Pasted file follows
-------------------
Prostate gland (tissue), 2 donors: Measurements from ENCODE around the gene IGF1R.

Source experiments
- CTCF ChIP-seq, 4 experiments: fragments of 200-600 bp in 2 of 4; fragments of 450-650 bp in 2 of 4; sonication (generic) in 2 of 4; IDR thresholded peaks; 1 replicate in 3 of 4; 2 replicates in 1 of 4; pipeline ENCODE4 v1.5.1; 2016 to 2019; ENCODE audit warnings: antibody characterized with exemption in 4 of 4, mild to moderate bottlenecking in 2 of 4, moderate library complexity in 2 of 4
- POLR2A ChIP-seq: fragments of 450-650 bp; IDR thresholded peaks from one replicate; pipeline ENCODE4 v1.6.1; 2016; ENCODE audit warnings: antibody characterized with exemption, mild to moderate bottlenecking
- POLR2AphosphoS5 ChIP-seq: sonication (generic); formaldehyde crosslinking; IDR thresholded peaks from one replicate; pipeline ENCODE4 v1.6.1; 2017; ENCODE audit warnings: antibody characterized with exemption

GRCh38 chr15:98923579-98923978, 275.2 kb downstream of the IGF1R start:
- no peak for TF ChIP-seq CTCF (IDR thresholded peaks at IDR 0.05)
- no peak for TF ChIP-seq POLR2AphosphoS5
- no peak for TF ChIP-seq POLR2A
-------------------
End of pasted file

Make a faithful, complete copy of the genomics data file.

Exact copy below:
Prostate gland (tissue), 2 donors: Measurements from ENCODE around the gene IGF1R.

Source experiments
- CTCF ChIP-seq, 4 experiments: fragments of 200-600 bp in 2 of 4; fragments of 450-650 bp in 2 of 4; sonication (generic) in 2 of 4; IDR thresholded peaks; 1 replicate in 3 of 4; 2 replicates in 1 of 4; pipeline ENCODE4 v1.5.1; 2016 to 2019; ENCODE audit warnings: antibody characterized with exemption in 4 of 4, mild to moderate bottlenecking in 2 of 4, moderate library complexity in 2 of 4
- POLR2A ChIP-seq: fragments of 450-650 bp; IDR thresholded peaks from one replicate; pipeline ENCODE4 v1.6.1; 2016; ENCODE audit warnings: antibody characterized with exemption, mild to moderate bottlenecking
- POLR2AphosphoS5 ChIP-seq: sonication (generic); formaldehyde crosslinking; IDR thresholded peaks from one replicate; pipeline ENCODE4 v1.6.1; 2017; ENCODE audit warnings: antibody characterized with exemption

GRCh38 chr15:98923579-98923978, 275.2 kb downstream of the IGF1R start:
- no peak for TF ChIP-seq CTCF (IDR thresholded peaks at IDR 0.05)
- no peak for TF ChIP-seq POLR2AphosphoS5
- no peak for TF ChIP-seq POLR2A